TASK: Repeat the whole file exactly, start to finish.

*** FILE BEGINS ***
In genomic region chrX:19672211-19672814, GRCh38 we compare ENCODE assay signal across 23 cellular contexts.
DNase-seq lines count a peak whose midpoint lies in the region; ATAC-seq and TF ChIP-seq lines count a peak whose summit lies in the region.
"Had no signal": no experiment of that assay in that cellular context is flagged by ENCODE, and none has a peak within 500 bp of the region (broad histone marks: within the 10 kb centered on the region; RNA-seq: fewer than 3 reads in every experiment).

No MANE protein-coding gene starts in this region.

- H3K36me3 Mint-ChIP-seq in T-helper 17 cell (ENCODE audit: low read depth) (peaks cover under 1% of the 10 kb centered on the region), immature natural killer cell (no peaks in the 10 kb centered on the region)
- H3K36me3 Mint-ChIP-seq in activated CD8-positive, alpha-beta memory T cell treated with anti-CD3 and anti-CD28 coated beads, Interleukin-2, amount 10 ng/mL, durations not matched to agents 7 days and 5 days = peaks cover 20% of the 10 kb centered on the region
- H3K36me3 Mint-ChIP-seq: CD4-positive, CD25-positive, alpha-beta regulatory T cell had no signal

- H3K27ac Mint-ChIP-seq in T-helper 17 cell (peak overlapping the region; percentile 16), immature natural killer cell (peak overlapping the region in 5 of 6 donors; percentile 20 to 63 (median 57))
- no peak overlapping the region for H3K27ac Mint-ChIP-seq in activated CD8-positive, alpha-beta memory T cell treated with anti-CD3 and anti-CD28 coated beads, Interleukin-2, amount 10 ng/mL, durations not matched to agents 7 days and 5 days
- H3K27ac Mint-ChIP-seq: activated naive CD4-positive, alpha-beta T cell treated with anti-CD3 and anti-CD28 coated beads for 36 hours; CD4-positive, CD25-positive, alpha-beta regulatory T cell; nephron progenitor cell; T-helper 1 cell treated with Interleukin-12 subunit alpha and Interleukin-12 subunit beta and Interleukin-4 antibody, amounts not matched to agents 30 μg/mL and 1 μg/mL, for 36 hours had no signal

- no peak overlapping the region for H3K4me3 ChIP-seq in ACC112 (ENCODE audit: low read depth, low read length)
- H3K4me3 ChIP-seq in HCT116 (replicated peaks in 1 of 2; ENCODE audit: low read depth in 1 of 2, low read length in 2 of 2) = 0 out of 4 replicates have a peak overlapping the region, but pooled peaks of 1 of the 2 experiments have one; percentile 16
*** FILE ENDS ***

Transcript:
In genomic region chrX:19672211-19672814, GRCh38 we compare ENCODE assay signal across 23 cellular contexts.
DNase-seq lines count a peak whose midpoint lies in the region; ATAC-seq and TF ChIP-seq lines count a peak whose summit lies in the region.
"Had no signal": no experiment of that assay in that cellular context is flagged by ENCODE, and none has a peak within 500 bp of the region (broad histone marks: within the 10 kb centered on the region; RNA-seq: fewer than 3 reads in every experiment).

No MANE protein-coding gene starts in this region.

- H3K36me3 Mint-ChIP-seq in T-helper 17 cell (ENCODE audit: low read depth) (peaks cover under 1% of the 10 kb centered on the region), immature natural killer cell (no peaks in the 10 kb centered on the region)
- H3K36me3 Mint-ChIP-seq in activated CD8-positive, alpha-beta memory T cell treated with anti-CD3 and anti-CD28 coated beads, Interleukin-2, amount 10 ng/mL, durations not matched to agents 7 days and 5 days = peaks cover 20% of the 10 kb centered on the region
- H3K36me3 Mint-ChIP-seq: CD4-positive, CD25-positive, alpha-beta regulatory T cell had no signal

- H3K27ac Mint-ChIP-seq in T-helper 17 cell (peak overlapping the region; percentile 16), immature natural killer cell (peak overlapping the region in 5 of 6 donors; percentile 20 to 63 (median 57))
- no peak overlapping the region for H3K27ac Mint-ChIP-seq in activated CD8-positive, alpha-beta memory T cell treated with anti-CD3 and anti-CD28 coated beads, Interleukin-2, amount 10 ng/mL, durations not matched to agents 7 days and 5 days
- H3K27ac Mint-ChIP-seq: activated naive CD4-positive, alpha-beta T cell treated with anti-CD3 and anti-CD28 coated beads for 36 hours; CD4-positive, CD25-positive, alpha-beta regulatory T cell; nephron progenitor cell; T-helper 1 cell treated with Interleukin-12 subunit alpha and Interleukin-12 subunit beta and Interleukin-4 antibody, amounts not matched to agents 30 μg/mL and 1 μg/mL, for 36 hours had no signal

- no peak overlapping the region for H3K4me3 ChIP-seq in ACC112 (ENCODE audit: low read depth, low read length)
- H3K4me3 ChIP-seq in HCT116 (replicated peaks in 1 of 2; ENCODE audit: low read depth in 1 of 2, low read length in 2 of 2) = 0 out of 4 replicates have a peak overlapping the region, but pooled peaks of 1 of the 2 experiments have one; percentile 16